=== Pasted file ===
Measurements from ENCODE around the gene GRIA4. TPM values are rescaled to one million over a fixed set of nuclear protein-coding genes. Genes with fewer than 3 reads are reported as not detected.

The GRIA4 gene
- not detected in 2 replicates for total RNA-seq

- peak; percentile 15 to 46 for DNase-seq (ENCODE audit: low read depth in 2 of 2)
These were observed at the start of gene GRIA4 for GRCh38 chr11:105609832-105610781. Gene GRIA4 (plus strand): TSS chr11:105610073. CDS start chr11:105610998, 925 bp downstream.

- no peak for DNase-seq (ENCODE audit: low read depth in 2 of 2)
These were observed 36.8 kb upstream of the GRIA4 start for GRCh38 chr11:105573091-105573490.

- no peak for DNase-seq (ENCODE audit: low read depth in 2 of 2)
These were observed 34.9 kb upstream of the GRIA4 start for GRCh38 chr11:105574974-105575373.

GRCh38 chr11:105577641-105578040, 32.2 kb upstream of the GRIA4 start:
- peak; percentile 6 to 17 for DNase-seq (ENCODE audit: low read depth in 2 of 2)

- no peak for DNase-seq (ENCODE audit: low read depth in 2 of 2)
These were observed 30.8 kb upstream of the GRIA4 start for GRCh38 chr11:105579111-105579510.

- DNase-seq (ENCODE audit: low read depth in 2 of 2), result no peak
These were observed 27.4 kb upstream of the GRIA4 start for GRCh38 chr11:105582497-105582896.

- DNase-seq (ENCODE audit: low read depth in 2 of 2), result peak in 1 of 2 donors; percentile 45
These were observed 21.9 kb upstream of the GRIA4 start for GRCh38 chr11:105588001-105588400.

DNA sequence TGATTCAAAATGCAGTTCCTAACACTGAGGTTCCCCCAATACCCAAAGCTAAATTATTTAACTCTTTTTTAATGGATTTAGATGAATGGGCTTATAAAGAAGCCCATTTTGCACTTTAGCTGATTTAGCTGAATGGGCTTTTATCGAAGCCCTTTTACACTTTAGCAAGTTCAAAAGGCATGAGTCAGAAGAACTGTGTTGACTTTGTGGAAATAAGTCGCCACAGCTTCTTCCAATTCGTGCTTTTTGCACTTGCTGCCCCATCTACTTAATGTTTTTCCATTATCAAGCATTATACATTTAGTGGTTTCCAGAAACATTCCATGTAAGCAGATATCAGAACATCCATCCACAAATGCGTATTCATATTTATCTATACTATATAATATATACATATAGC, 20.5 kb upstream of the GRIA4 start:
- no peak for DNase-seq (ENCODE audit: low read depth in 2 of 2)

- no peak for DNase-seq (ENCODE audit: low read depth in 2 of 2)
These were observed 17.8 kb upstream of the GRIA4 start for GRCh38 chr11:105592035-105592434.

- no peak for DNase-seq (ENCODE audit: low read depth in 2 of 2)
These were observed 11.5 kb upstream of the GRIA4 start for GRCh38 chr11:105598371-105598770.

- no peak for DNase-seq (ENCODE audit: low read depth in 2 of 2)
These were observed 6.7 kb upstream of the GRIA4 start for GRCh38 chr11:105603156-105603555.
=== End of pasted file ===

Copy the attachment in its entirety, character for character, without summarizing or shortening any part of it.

Measurements from ENCODE around the gene GRIA4. TPM values are rescaled to one million over a fixed set of nuclear protein-coding genes. Genes with fewer than 3 reads are reported as not detected.

The GRIA4 gene
- not detected in 2 replicates for total RNA-seq

- peak; percentile 15 to 46 for DNase-seq (ENCODE audit: low read depth in 2 of 2)
These were observed at the start of gene GRIA4 for GRCh38 chr11:105609832-105610781. Gene GRIA4 (plus strand): TSS chr11:105610073. CDS start chr11:105610998, 925 bp downstream.

- no peak for DNase-seq (ENCODE audit: low read depth in 2 of 2)
These were observed 36.8 kb upstream of the GRIA4 start for GRCh38 chr11:105573091-105573490.

- no peak for DNase-seq (ENCODE audit: low read depth in 2 of 2)
These were observed 34.9 kb upstream of the GRIA4 start for GRCh38 chr11:105574974-105575373.

GRCh38 chr11:105577641-105578040, 32.2 kb upstream of the GRIA4 start:
- peak; percentile 6 to 17 for DNase-seq (ENCODE audit: low read depth in 2 of 2)

- no peak for DNase-seq (ENCODE audit: low read depth in 2 of 2)
These were observed 30.8 kb upstream of the GRIA4 start for GRCh38 chr11:105579111-105579510.

- DNase-seq (ENCODE audit: low read depth in 2 of 2), result no peak
These were observed 27.4 kb upstream of the GRIA4 start for GRCh38 chr11:105582497-105582896.

- DNase-seq (ENCODE audit: low read depth in 2 of 2), result peak in 1 of 2 donors; percentile 45
These were observed 21.9 kb upstream of the GRIA4 start for GRCh38 chr11:105588001-105588400.

DNA sequence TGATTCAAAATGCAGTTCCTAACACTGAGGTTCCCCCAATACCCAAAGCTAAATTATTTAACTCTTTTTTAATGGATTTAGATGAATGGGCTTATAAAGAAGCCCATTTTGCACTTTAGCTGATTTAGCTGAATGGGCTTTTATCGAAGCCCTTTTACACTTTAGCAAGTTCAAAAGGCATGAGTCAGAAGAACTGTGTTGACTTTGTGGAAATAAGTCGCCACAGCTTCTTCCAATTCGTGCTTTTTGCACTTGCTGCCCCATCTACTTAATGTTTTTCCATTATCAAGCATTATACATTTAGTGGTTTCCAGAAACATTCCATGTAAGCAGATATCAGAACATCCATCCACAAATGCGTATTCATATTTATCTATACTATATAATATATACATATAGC, 20.5 kb upstream of the GRIA4 start:
- no peak for DNase-seq (ENCODE audit: low read depth in 2 of 2)

- no peak for DNase-seq (ENCODE audit: low read depth in 2 of 2)
These were observed 17.8 kb upstream of the GRIA4 start for GRCh38 chr11:105592035-105592434.

- no peak for DNase-seq (ENCODE audit: low read depth in 2 of 2)
These were observed 11.5 kb upstream of the GRIA4 start for GRCh38 chr11:105598371-105598770.

- no peak for DNase-seq (ENCODE audit: low read depth in 2 of 2)
These were observed 6.7 kb upstream of the GRIA4 start for GRCh38 chr11:105603156-105603555.